Firstly, determine the operating income vs. EBIT during the current and previous years. Now, compute the percentage change in EBIT initially by deducting the EBIT of the previous year from that of the current year and then dividing the result by the EBIT of the previous year as shown below,
Percentage change in EBIT = (EBIT _{current year} EBIT _{previous year)} / EBIT _{previous year} * 100%  Next, determine the sales during the current year and the previous year. Now, compute the percentage change in sales initially by deducting the sales of the previous year from that of the current year and then dividing the result by the sales of the previous year as shown below,
Percentage change in sales = (Sales _{current year} Sales _{previous year)} / Sales _{previous year} * 100%  Finally, the formula can be calculated by dividing the value in Step 1 by that of Step 2 as above.
Examples
Letâ€™s see some simple to advanced examples to understand them better.
Example #1
Let us take the example of Company A, which has clocked sales of $800,000 in year one, which further increased to $1,000,000 in year two. In year one, the operating expensesOperating ExpensesOperating expense (OPEX) is the cost incurred in the normal course of business and does not include expenses directly related to product manufacturing or service delivery. Therefore, they are readily available in the income statement and help to determine the net profit.read more stood at $450,000, while in year two, the same went up to $550,000. Determine the DOL for Company A.
Use the following data for the calculation of the Degree of Operating Leverage.
Particulars  Year 1  Year 2 

Sales  $8,00,000  $10,00,000 
Operating Expense  $4,50,000  $5,50,000 
EBIT in year 1
 EBIT in year 1 = Sales in year 1 â€“ Operating expense in year 1
 = $800,000 – $450,000
 = $350,000
EBIT in Year 2
 EBIT in year 2 = Sales in year 2 â€“ Operating expense in year 2
 = $1,000,000 – $550,000
 = $450,000
Change in EBIT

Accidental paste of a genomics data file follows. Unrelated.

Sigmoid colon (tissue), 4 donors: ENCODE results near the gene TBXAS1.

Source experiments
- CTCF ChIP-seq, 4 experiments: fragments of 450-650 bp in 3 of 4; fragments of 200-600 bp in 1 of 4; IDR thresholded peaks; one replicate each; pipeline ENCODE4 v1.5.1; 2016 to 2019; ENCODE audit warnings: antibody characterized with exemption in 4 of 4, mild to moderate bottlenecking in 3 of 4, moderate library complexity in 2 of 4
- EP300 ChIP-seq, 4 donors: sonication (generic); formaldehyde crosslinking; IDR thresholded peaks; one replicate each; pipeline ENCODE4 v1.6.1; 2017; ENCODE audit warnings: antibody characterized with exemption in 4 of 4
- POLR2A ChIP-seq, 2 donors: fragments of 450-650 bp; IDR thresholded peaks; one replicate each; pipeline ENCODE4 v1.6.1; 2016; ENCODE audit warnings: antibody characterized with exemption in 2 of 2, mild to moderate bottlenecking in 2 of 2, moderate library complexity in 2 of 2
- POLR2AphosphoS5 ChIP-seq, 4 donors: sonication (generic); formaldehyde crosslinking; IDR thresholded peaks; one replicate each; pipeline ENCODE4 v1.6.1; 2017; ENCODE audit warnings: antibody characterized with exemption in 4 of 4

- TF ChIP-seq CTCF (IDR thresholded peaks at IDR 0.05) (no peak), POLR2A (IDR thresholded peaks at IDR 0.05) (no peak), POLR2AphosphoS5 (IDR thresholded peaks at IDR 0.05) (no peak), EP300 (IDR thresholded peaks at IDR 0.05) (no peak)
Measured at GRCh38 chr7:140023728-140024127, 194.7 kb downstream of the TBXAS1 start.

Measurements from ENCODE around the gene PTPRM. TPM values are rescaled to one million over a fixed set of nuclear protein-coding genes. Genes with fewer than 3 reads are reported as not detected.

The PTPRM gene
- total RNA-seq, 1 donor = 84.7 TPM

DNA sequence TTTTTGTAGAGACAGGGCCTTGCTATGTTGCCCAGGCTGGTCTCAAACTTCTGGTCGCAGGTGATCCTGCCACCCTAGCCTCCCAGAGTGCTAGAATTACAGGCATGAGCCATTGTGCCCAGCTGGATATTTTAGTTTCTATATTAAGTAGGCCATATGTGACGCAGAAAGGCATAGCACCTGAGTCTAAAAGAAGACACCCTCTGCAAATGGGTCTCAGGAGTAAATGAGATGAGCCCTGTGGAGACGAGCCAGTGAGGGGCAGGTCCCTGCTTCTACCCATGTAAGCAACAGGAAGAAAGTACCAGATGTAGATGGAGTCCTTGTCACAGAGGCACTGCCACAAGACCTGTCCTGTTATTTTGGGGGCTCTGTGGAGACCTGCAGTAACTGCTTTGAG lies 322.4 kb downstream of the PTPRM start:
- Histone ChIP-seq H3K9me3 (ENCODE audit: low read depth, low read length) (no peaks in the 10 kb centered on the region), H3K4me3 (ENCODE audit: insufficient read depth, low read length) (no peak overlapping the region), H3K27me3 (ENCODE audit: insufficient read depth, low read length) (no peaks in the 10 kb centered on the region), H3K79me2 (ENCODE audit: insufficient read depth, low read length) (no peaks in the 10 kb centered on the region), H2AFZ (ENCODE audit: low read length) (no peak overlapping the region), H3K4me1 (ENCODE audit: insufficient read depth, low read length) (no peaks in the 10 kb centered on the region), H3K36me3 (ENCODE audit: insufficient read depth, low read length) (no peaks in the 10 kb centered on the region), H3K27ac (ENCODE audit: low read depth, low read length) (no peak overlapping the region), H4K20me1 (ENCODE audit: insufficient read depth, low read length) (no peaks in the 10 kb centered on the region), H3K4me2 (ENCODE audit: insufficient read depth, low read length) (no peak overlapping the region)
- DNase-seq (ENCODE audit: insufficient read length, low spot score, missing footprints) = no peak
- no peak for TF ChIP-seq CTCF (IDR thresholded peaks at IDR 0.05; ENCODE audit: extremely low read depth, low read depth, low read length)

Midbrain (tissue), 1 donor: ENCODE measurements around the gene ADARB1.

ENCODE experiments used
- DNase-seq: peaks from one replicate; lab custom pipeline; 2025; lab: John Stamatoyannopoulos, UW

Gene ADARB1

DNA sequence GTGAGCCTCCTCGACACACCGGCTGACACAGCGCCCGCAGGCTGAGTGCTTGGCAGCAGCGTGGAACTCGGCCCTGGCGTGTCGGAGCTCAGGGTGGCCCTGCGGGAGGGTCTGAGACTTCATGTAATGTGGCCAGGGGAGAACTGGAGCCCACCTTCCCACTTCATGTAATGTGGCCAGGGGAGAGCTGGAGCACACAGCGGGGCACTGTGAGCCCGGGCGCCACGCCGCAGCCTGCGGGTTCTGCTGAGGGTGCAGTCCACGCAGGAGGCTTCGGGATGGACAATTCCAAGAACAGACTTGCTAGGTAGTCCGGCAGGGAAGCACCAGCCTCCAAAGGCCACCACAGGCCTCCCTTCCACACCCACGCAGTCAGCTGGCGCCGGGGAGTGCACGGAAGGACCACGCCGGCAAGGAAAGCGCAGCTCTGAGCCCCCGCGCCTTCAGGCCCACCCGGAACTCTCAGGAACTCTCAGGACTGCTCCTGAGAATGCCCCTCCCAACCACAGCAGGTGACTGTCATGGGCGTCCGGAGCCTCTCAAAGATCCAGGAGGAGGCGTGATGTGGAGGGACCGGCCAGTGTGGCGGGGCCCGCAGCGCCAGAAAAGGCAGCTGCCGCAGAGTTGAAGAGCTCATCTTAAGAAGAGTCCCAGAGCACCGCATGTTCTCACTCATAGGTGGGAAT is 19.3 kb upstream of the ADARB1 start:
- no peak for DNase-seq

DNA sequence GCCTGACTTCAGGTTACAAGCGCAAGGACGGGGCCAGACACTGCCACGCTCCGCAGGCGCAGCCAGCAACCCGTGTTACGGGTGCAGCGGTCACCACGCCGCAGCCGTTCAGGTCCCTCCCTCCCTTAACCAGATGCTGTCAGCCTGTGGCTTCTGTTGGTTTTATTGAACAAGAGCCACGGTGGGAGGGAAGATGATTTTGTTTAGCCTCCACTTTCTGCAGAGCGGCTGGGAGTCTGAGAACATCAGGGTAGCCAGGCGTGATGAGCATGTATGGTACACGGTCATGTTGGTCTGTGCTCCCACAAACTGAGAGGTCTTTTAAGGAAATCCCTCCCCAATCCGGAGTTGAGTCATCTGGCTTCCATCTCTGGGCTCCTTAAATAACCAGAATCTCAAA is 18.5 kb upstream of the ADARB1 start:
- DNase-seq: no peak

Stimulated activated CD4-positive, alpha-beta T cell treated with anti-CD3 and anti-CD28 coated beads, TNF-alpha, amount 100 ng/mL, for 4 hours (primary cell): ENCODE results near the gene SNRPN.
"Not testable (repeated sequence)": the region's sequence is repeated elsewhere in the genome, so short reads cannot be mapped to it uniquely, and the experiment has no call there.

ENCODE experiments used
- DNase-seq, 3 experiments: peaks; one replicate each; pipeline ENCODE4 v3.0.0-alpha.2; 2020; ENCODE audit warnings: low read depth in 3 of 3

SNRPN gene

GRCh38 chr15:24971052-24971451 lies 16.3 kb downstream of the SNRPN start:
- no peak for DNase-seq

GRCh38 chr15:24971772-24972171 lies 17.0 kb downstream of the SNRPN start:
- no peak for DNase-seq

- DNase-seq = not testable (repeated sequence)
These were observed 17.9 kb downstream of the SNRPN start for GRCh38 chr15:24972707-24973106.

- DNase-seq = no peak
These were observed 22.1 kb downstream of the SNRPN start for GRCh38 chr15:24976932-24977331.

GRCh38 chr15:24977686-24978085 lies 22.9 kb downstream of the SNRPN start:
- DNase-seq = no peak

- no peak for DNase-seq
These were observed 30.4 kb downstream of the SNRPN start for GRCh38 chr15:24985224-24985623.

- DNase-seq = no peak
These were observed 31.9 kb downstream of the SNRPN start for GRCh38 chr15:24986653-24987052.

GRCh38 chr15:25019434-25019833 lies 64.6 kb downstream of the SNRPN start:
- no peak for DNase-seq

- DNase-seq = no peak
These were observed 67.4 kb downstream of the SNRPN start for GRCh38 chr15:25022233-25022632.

Change in EBIT = EBIT in year 2 â€“ EBIT in year 1
 = $450,000 – $350,000
 = $100,000
Percentage Change in EBIT
 Percentage change in EBIT = Change in EBIT / EBIT in year 1 * 100%
 = $100,000 / $350,000 * 100%
 = 28.57%
Change in Sales
 Change in sales = Sales in year 2 â€“ Sales in year 1
 = $1,000,000 – $800,000
 = $200,000
Percentage Change in Sales
 Percentage change in sales = Change in sales / Sales in year 1 * 100%
 = $200,000 / $800,000 * 100%
 = 25.00%
Calculation of Degree of Operating Leverage will be –
Now, DOL Formula = Percentage change in EBIT / Percentage change in sales
 DOL Formula= 28.57% / 25.00%
 = 1.14
Therefore, the DOL of Company A is 1.14.
Example #2
Calculate Degree of Operating Leverage for Company B. Let us take the example of another Company, B, which is in the business of chocolate manufacturing and, in the current year, has achieved a sales volume of 18,000 pieces with an average sales price of $50 per piece. The company’s overall cost structure is such that the fixed cost is $100,000, while the variable cost is $25 per piece.
Use the following data for the calculation of the Degree of Operating Leverage.
Sales Volume  18000 
Average Sales Price Per Piece  $50 
Variable Cost Per Piece  $25 
Fixed Cost  $1,00,000 
Sales  $9,00,000 
Variable Cost  $4,50,000 
Sales = Sales volume * Average sales price per piece
 = 18,000 * $50
 = $900,000
Variable cost = Sales volume * Variable cost per piece
 = 18,000 * $25
 = $450,000